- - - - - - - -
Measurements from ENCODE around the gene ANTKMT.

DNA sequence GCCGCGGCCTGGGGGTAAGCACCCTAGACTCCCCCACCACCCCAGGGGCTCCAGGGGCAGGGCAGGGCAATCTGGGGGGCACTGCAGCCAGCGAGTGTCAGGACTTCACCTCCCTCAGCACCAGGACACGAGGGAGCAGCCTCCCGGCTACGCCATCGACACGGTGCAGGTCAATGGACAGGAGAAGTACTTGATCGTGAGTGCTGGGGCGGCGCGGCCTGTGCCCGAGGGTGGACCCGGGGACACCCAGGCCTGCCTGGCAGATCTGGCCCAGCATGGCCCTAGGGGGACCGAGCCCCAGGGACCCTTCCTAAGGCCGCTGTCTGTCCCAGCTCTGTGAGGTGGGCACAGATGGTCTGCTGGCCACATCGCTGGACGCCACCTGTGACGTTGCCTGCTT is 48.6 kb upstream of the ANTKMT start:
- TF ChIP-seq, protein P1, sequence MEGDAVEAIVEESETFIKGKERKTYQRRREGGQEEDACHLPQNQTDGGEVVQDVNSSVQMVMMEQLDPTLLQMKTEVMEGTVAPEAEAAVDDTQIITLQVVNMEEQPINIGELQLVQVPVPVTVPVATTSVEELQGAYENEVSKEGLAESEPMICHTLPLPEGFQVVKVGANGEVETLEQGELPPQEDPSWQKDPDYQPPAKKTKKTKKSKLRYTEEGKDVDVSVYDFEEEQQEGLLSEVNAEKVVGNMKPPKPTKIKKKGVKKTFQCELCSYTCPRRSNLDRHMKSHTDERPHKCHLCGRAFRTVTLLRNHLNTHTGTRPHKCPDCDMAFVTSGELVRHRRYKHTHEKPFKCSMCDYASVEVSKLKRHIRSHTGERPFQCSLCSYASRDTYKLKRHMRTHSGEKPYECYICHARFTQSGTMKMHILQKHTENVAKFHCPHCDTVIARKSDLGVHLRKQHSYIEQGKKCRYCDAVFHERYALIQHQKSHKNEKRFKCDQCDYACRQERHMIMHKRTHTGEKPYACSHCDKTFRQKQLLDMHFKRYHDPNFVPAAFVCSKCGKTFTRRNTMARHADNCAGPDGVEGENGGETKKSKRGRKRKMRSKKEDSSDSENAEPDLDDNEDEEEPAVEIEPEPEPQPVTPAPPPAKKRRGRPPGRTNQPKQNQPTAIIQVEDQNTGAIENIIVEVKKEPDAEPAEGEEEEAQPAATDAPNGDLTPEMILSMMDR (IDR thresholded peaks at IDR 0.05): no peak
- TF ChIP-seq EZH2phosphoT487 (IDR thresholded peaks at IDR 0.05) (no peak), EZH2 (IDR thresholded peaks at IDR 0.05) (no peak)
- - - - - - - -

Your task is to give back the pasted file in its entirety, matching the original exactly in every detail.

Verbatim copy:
Measurements from ENCODE around the gene ANTKMT.

DNA sequence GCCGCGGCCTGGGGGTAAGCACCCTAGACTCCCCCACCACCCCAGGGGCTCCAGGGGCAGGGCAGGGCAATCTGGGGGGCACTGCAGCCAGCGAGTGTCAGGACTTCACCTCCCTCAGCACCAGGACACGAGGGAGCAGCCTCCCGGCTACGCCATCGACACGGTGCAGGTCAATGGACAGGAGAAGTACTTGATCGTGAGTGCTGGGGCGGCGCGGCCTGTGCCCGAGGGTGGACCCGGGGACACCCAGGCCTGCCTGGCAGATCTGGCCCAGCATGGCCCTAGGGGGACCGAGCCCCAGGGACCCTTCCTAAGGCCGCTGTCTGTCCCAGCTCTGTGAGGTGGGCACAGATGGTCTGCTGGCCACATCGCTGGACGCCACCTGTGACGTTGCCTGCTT is 48.6 kb upstream of the ANTKMT start:
- TF ChIP-seq, protein P1, sequence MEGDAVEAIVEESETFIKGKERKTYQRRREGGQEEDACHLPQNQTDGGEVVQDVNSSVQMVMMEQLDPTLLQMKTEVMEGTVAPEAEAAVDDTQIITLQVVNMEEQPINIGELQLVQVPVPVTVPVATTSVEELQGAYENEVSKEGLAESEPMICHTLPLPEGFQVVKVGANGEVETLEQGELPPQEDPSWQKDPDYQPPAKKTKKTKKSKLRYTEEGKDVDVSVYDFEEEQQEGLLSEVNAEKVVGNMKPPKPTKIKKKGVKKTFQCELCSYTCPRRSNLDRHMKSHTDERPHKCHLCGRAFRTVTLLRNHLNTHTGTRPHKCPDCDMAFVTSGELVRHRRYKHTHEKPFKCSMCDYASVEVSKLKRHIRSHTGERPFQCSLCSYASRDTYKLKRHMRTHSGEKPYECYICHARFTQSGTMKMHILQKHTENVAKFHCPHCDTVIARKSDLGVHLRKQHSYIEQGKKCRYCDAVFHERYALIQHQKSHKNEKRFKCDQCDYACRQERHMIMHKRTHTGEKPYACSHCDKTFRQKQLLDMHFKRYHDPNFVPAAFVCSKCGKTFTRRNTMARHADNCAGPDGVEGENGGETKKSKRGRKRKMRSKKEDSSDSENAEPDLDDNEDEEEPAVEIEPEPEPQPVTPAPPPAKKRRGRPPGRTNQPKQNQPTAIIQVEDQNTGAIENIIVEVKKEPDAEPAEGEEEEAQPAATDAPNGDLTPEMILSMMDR (IDR thresholded peaks at IDR 0.05): no peak
- TF ChIP-seq EZH2phosphoT487 (IDR thresholded peaks at IDR 0.05) (no peak), EZH2 (IDR thresholded peaks at IDR 0.05) (no peak)